Three years and £12 million later, London's Metropolitan police has ended its 24/7 surveillance of the Ecuadorian embassy, through which officers kept vigil for the day that Wikileaks founder Julian Assange would leave the building. Read the rest
Two allegations of sexual assault leveled against Julian Assange by Swedish police were dropped Thursday due to that nation's statute of limitations.
But he still faces a more serious rape allegation and remains subject to if ever he leaves the Ecuadorian embassy in London.
“Julian Assange, on his own accord, has evaded prosecution by seeking refuge in the embassy of Ecuador,” Swedish chief prosecutor Marianne Ny said in a statement. “As the statute of limitation has [expired] … I am compelled to discontinue the investigation.”
Assange, the founder of Wikileaks, has not been charged in connection to the allegations and denies them, maintaining that they amount to politically motivated retaliation for his work exposing embarrassing government misdeeds. His lawyers say that should he travel to Sweden, he will be extradited to the U.S., which recently sentenced whistleblower (and Assange source) Chelsea Manning to 35 years' imprisonment.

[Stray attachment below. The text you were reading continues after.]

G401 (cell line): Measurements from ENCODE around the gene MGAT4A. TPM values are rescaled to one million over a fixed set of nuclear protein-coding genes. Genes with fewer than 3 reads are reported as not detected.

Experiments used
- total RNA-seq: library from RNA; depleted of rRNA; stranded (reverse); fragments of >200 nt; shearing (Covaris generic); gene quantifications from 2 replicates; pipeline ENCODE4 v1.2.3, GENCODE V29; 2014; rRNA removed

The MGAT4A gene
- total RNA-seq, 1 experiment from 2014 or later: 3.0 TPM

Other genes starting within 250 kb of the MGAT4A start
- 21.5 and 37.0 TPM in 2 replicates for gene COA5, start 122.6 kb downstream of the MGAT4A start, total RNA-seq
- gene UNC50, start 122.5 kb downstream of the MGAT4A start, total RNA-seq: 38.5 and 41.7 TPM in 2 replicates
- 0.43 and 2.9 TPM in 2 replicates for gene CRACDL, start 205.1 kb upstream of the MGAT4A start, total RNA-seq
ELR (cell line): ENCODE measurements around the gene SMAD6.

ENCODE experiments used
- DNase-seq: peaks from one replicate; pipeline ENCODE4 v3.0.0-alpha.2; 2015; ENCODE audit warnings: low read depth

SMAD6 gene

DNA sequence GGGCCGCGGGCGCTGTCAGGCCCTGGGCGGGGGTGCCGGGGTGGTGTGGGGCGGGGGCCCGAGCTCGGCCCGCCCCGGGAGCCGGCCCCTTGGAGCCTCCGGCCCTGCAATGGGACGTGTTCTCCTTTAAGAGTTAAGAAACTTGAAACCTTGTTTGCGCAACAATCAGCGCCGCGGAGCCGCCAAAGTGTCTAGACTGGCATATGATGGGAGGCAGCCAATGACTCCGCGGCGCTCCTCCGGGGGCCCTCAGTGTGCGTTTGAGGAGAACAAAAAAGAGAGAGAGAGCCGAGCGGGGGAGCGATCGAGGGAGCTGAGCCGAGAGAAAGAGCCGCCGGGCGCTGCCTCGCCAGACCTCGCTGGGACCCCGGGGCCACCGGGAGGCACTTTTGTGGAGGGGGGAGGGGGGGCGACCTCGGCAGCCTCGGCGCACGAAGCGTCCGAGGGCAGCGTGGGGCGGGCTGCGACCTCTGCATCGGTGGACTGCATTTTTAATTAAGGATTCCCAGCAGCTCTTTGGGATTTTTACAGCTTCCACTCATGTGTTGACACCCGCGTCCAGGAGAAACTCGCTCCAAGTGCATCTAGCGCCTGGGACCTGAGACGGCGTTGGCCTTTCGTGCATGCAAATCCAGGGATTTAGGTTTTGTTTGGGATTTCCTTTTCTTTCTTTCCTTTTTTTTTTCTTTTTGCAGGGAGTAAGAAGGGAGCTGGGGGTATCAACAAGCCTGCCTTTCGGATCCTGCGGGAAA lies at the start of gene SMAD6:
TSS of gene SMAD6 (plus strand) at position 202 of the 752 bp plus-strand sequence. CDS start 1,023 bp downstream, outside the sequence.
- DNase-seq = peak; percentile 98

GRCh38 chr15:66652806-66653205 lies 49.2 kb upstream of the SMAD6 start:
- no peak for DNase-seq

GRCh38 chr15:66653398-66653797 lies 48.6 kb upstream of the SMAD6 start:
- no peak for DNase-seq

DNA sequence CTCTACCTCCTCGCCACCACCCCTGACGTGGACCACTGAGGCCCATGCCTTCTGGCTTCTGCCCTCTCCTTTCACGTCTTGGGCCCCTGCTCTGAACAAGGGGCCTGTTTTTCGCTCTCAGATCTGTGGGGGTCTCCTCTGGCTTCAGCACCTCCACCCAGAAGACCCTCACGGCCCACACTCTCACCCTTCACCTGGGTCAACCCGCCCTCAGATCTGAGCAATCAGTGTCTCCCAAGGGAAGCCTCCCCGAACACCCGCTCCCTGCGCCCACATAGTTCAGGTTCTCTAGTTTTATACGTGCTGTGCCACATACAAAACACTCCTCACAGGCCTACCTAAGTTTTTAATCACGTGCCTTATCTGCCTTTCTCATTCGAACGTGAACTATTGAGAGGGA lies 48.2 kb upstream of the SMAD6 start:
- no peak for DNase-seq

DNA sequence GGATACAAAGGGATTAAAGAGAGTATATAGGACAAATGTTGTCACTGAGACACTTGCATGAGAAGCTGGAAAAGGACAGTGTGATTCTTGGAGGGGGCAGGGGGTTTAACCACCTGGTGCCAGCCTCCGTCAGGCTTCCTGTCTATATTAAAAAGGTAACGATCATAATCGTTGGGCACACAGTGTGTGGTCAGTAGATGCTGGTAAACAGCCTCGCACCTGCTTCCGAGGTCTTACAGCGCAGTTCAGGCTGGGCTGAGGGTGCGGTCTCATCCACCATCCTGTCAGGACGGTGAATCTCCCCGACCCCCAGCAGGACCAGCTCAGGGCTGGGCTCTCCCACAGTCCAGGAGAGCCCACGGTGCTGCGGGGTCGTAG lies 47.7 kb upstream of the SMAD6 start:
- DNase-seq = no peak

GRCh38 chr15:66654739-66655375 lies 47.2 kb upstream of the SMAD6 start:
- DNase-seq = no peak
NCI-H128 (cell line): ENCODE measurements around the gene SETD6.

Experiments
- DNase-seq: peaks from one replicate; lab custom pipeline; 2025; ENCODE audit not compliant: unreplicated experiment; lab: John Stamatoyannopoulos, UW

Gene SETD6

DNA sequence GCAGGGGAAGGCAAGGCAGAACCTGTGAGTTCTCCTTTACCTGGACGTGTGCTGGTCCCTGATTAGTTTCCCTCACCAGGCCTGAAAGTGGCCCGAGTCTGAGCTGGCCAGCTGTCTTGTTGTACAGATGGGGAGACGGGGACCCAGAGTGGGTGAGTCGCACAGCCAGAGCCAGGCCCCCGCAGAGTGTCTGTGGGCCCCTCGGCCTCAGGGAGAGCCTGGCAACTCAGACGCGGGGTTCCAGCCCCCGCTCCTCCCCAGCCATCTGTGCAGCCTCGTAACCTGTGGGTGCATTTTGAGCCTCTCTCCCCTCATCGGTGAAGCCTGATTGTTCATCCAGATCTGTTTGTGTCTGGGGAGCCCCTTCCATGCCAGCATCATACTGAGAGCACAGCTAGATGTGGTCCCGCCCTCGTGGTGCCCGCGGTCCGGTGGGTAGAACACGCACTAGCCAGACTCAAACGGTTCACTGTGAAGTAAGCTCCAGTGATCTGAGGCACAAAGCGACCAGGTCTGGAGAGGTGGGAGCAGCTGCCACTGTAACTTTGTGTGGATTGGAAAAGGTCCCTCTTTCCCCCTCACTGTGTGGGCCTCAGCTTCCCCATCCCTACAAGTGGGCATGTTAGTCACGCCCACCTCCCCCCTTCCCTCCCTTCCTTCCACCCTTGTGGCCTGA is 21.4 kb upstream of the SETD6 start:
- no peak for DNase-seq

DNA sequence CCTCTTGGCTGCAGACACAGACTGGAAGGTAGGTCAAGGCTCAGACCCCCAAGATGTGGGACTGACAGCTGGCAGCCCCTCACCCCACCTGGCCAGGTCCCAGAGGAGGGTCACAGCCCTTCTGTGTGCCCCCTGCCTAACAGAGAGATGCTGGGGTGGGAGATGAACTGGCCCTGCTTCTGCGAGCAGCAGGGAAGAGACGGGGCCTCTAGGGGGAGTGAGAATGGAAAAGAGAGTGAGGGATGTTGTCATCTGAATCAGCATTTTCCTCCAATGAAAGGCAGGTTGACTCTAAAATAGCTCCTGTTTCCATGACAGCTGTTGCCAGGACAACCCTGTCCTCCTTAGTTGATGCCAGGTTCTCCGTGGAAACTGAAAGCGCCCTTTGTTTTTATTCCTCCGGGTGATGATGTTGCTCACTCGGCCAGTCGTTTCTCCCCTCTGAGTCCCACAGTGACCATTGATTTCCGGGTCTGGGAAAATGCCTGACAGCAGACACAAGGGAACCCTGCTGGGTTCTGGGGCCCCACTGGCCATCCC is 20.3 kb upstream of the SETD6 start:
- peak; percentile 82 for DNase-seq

“I am an innocent man. I haven’t even been charged," Assange told The Guardian. "From the beginning I offered simple solutions. Come to the [Ecuadorian] embassy to take my statement or promise not to send me to the United States. This Swedish official refused both.”
Since Assange entered Ecuador's embassy in 2012 and was granted asylum, the UK government has spent more than £12m maintaining a round-the-clock police presence at its doors to prevent him leaving.
The situation is a bureaucratic farce: Swedish prosecutors say they are willing to interview Assange in London, but Ecuador will not permit them to do so within their embassy. Read the rest
Pirated copies of two O'Reilly books on hacking, Hacking: The Next Generation and Inside Cyber Warfare: Mapping the Cyber Underworld were hosted on Sony's internal servers. Read the rest
A new Wikileaks-published leak from the secretive Trans Pacific Partnership (TPP) treaty reveals a January 2015 draft "Investment Chapter" of the agreement, where the investor-state dispute settlement (ISDS) mechanisms are set out. They allow companies to repeal nations' environmental, health and labor laws. Read the rest
The company says that it fought the warrants and their gag orders, and the reason they weren't able to follow Twitter's suit by disclosing the warrants' existence was that prosecutors were furious over the public backlash when Twitter got to disclose. Read the rest